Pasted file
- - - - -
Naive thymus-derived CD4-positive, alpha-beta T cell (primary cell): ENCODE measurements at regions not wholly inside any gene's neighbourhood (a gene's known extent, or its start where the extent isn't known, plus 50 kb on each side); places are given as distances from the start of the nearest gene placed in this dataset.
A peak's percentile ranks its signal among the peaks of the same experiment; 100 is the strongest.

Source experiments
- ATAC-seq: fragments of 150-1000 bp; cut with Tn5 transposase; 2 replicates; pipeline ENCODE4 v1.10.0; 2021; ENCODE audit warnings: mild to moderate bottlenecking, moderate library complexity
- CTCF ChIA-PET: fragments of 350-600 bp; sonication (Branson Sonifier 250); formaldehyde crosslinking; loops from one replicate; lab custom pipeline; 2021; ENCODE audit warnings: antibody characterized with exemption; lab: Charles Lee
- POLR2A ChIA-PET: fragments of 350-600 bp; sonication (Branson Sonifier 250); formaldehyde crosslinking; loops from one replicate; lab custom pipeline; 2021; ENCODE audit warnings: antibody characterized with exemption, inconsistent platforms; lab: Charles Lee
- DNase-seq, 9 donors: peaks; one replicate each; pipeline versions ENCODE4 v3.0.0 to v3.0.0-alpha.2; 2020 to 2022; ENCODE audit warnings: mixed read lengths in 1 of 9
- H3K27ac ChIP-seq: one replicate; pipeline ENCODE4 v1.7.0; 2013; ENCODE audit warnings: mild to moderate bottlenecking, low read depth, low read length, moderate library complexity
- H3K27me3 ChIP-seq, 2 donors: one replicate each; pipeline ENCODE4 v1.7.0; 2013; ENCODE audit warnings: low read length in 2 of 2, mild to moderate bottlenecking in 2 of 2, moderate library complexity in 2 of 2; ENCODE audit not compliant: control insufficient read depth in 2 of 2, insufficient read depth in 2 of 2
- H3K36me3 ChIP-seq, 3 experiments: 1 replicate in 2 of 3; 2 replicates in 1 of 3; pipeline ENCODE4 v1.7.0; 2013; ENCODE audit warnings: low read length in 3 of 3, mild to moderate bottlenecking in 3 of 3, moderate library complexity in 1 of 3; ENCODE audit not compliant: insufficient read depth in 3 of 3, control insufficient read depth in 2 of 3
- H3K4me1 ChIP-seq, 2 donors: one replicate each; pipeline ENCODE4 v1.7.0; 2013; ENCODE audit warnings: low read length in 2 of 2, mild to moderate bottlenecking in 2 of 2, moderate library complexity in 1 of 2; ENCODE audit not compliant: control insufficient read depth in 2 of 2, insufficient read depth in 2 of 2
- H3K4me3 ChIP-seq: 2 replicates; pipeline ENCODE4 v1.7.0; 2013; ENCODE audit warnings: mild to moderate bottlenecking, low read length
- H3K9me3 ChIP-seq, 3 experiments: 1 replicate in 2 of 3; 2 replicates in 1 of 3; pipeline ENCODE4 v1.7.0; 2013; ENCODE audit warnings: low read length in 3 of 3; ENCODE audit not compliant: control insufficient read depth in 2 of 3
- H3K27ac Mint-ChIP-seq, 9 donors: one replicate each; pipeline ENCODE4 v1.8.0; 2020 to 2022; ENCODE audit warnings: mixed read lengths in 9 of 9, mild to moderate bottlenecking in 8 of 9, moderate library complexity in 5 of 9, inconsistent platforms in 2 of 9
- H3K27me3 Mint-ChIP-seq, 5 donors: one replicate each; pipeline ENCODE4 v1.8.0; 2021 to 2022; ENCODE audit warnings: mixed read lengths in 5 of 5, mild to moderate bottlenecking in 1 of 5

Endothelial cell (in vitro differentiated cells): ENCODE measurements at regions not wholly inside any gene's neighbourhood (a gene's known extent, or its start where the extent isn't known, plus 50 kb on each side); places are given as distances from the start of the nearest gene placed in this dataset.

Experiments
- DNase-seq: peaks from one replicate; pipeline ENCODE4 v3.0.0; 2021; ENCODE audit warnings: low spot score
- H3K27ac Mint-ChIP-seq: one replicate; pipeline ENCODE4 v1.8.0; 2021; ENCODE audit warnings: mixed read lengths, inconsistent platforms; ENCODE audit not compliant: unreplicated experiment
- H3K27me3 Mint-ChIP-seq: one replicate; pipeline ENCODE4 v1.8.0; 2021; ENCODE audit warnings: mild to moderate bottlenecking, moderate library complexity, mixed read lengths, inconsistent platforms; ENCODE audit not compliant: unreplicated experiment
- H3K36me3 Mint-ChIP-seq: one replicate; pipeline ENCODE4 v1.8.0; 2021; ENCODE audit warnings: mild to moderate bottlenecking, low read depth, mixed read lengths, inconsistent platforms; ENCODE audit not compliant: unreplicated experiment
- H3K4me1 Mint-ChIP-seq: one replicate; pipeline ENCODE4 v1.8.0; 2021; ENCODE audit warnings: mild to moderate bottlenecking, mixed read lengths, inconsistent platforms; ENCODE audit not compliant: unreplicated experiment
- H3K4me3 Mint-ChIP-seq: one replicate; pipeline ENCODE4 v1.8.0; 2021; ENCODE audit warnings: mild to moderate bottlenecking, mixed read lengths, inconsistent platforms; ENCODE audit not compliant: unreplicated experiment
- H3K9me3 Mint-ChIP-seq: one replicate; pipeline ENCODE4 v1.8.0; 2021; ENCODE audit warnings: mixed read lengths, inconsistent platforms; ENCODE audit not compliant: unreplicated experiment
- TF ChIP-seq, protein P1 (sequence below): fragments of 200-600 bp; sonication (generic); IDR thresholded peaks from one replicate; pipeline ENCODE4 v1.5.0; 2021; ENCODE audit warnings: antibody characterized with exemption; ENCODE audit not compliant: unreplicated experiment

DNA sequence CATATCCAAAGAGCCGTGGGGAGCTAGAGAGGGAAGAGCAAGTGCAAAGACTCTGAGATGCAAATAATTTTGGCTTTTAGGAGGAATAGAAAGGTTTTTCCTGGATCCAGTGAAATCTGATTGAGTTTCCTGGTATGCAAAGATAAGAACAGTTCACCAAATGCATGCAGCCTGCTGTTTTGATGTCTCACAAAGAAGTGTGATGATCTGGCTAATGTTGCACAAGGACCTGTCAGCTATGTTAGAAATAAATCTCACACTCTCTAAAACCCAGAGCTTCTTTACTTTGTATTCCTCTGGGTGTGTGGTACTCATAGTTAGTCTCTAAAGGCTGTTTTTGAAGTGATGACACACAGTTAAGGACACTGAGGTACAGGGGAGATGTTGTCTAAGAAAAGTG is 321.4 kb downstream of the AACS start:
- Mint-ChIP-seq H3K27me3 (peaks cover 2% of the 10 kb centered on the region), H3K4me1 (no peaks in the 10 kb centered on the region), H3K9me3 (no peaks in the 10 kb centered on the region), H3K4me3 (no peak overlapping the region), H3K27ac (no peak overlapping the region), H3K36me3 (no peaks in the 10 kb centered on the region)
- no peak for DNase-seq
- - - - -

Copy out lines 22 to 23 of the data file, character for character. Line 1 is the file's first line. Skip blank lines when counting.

- H3K4me1 Mint-ChIP-seq: one replicate; pipeline ENCODE4 v1.8.0; 2021; ENCODE audit warnings: mild to moderate bottlenecking, mixed read lengths, inconsistent platforms; ENCODE audit not compliant: unreplicated experiment
- H3K4me3 Mint-ChIP-seq: one replicate; pipeline ENCODE4 v1.8.0; 2021; ENCODE audit warnings: mild to moderate bottlenecking, mixed read lengths, inconsistent platforms; ENCODE audit not compliant: unreplicated experiment